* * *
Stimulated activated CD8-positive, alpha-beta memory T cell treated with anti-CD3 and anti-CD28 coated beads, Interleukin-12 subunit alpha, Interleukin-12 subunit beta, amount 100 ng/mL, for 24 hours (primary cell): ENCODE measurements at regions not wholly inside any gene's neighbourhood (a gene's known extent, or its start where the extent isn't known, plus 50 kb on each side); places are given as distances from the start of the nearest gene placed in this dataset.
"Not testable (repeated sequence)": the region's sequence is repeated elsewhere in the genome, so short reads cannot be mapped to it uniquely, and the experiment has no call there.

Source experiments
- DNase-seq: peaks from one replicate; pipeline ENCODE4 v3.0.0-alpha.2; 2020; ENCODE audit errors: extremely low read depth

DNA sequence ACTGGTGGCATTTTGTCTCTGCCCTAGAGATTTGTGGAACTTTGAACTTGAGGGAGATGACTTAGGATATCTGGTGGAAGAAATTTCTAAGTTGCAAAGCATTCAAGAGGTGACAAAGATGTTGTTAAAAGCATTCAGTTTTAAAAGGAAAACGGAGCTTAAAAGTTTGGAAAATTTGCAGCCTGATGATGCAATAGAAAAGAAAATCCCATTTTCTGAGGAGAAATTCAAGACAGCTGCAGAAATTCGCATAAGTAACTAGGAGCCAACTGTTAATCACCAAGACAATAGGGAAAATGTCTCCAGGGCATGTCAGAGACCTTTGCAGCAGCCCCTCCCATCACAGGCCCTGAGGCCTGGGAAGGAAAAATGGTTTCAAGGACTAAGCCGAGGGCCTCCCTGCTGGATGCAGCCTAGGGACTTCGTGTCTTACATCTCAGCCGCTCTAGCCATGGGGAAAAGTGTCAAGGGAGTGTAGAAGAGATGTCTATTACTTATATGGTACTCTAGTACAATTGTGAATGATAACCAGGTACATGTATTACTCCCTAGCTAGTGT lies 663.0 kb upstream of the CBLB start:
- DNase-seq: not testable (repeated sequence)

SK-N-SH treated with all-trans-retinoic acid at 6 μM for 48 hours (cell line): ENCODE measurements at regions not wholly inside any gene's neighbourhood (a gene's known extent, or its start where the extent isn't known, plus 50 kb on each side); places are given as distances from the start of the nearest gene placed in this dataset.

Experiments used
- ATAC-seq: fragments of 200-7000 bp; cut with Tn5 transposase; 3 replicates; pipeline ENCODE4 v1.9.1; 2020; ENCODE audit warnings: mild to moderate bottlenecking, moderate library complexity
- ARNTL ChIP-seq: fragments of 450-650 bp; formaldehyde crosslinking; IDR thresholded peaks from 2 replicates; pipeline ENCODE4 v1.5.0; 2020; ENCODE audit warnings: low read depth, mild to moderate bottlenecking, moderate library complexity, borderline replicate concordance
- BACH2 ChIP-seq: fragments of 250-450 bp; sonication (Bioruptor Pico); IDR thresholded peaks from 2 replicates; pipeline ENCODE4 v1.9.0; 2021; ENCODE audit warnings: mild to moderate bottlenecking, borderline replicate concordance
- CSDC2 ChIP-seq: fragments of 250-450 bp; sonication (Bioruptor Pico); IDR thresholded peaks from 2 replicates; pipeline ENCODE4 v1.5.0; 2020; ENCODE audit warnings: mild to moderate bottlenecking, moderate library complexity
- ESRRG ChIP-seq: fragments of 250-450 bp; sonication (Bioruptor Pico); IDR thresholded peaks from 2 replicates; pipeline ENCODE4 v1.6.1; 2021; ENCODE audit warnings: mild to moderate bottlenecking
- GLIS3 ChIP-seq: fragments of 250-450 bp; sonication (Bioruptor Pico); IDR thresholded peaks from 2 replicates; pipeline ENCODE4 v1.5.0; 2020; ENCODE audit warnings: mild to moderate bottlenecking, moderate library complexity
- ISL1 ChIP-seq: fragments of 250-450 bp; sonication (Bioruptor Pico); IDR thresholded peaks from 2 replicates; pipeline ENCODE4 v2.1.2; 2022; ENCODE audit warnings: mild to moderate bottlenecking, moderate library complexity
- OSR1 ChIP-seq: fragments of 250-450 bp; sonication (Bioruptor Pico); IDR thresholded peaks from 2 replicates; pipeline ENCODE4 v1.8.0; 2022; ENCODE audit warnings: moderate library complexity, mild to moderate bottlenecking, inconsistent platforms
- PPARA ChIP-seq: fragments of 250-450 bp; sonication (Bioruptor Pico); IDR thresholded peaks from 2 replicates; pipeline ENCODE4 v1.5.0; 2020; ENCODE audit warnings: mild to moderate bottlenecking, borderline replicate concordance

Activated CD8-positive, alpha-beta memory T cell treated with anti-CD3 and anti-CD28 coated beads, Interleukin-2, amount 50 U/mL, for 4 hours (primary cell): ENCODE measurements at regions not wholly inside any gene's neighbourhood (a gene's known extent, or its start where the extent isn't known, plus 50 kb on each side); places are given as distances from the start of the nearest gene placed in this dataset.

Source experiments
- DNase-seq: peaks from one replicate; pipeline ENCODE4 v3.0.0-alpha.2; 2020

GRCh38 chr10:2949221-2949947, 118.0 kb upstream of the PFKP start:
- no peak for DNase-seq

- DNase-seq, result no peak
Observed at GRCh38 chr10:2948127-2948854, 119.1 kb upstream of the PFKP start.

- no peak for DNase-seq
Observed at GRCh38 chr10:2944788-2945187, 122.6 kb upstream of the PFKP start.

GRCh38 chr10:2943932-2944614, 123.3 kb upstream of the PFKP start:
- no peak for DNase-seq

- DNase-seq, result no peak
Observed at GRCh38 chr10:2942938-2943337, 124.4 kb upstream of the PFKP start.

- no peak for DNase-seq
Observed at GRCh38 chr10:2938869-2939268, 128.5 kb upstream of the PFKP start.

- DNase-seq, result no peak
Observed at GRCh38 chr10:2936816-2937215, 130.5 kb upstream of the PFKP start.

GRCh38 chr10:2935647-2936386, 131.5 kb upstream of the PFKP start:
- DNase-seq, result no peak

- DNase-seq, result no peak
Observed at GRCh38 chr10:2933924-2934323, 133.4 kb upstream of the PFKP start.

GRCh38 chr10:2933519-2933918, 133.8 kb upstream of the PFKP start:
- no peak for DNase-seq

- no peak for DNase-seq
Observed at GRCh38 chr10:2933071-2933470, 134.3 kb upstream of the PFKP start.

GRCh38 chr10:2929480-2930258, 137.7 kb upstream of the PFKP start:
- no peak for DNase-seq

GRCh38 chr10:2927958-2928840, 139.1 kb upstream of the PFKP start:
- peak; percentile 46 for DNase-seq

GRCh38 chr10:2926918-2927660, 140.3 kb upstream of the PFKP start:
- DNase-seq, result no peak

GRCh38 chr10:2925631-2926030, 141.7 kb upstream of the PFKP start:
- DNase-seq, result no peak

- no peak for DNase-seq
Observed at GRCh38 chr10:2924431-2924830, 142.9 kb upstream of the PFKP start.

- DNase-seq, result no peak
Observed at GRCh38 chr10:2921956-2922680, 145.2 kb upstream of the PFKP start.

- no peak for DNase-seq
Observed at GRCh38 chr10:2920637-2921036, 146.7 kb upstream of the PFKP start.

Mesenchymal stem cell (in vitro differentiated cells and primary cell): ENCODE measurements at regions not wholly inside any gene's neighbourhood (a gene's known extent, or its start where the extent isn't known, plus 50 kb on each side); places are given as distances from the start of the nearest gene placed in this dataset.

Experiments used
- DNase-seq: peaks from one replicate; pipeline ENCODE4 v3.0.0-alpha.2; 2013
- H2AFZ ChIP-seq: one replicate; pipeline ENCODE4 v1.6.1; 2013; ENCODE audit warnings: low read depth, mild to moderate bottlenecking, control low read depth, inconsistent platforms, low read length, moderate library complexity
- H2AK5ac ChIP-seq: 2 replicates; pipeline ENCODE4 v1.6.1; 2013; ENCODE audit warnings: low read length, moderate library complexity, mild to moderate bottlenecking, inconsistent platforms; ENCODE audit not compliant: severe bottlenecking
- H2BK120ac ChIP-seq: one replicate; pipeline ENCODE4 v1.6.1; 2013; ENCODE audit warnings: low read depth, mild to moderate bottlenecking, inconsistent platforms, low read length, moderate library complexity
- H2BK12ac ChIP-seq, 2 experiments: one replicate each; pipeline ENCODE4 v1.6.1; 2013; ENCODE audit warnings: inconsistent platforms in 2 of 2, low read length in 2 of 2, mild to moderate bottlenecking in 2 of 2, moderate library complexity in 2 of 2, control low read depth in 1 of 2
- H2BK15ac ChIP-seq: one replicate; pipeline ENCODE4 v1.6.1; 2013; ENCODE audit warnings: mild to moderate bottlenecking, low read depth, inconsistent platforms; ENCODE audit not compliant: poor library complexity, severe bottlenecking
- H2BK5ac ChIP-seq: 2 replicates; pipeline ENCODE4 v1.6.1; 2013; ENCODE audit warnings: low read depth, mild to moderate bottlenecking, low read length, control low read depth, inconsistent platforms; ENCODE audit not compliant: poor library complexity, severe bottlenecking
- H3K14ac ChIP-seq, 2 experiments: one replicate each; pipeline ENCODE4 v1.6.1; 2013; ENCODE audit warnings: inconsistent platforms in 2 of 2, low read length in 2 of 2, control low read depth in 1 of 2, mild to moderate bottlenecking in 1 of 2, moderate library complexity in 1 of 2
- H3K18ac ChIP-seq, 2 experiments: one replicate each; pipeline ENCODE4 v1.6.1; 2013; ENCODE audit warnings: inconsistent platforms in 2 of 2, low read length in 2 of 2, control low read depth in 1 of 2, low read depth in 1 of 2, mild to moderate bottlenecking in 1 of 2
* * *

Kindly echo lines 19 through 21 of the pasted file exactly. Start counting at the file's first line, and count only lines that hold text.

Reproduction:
Source experiments
- DNase-seq: peaks from one replicate; pipeline ENCODE4 v3.0.0-alpha.2; 2020

GRCh38 chr10:2949221-2949947, 118.0 kb upstream of the PFKP start: